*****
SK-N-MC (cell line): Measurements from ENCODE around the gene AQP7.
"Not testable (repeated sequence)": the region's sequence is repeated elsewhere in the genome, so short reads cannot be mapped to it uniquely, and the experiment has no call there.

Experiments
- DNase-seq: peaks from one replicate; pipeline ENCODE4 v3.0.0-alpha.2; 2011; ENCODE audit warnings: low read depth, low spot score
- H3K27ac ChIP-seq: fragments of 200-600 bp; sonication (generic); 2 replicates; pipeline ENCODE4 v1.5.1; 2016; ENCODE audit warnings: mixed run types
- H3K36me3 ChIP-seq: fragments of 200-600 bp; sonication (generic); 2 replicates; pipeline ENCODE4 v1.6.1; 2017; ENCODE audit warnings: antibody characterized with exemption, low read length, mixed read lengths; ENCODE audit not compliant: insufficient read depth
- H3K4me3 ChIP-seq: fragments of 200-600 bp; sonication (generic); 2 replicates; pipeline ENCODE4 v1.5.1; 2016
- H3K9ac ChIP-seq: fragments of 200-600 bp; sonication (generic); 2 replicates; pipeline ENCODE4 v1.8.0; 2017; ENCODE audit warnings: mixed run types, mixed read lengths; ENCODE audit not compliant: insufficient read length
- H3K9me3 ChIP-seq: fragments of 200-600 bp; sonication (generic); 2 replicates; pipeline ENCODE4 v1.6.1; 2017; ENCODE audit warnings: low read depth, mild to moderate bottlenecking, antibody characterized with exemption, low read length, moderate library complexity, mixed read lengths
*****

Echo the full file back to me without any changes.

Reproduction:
SK-N-MC (cell line): Measurements from ENCODE around the gene AQP7.
"Not testable (repeated sequence)": the region's sequence is repeated elsewhere in the genome, so short reads cannot be mapped to it uniquely, and the experiment has no call there.

Experiments
- DNase-seq: peaks from one replicate; pipeline ENCODE4 v3.0.0-alpha.2; 2011; ENCODE audit warnings: low read depth, low spot score
- H3K27ac ChIP-seq: fragments of 200-600 bp; sonication (generic); 2 replicates; pipeline ENCODE4 v1.5.1; 2016; ENCODE audit warnings: mixed run types
- H3K36me3 ChIP-seq: fragments of 200-600 bp; sonication (generic); 2 replicates; pipeline ENCODE4 v1.6.1; 2017; ENCODE audit warnings: antibody characterized with exemption, low read length, mixed read lengths; ENCODE audit not compliant: insufficient read depth
- H3K4me3 ChIP-seq: fragments of 200-600 bp; sonication (generic); 2 replicates; pipeline ENCODE4 v1.5.1; 2016
- H3K9ac ChIP-seq: fragments of 200-600 bp; sonication (generic); 2 replicates; pipeline ENCODE4 v1.8.0; 2017; ENCODE audit warnings: mixed run types, mixed read lengths; ENCODE audit not compliant: insufficient read length
- H3K9me3 ChIP-seq: fragments of 200-600 bp; sonication (generic); 2 replicates; pipeline ENCODE4 v1.6.1; 2017; ENCODE audit warnings: low read depth, mild to moderate bottlenecking, antibody characterized with exemption, low read length, moderate library complexity, mixed read lengths